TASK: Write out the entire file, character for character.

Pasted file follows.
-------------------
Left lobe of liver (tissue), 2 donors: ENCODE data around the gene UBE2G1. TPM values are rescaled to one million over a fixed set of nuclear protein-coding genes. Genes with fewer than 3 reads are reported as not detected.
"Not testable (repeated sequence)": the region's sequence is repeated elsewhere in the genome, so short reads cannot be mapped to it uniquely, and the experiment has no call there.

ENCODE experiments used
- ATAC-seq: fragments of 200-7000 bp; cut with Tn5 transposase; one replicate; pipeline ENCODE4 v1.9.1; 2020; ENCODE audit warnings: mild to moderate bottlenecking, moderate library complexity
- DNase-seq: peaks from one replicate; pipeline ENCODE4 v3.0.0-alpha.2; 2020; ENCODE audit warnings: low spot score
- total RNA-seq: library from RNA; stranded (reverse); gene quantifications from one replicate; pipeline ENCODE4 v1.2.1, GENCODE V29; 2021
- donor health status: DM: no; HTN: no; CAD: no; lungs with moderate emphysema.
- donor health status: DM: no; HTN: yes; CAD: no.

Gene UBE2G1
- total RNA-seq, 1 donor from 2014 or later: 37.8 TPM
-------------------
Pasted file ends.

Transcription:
Left lobe of liver (tissue), 2 donors: ENCODE data around the gene UBE2G1. TPM values are rescaled to one million over a fixed set of nuclear protein-coding genes. Genes with fewer than 3 reads are reported as not detected.
"Not testable (repeated sequence)": the region's sequence is repeated elsewhere in the genome, so short reads cannot be mapped to it uniquely, and the experiment has no call there.

ENCODE experiments used
- ATAC-seq: fragments of 200-7000 bp; cut with Tn5 transposase; one replicate; pipeline ENCODE4 v1.9.1; 2020; ENCODE audit warnings: mild to moderate bottlenecking, moderate library complexity
- DNase-seq: peaks from one replicate; pipeline ENCODE4 v3.0.0-alpha.2; 2020; ENCODE audit warnings: low spot score
- total RNA-seq: library from RNA; stranded (reverse); gene quantifications from one replicate; pipeline ENCODE4 v1.2.1, GENCODE V29; 2021
- donor health status: DM: no; HTN: no; CAD: no; lungs with moderate emphysema.
- donor health status: DM: no; HTN: yes; CAD: no.

Gene UBE2G1
- total RNA-seq, 1 donor from 2014 or later: 37.8 TPM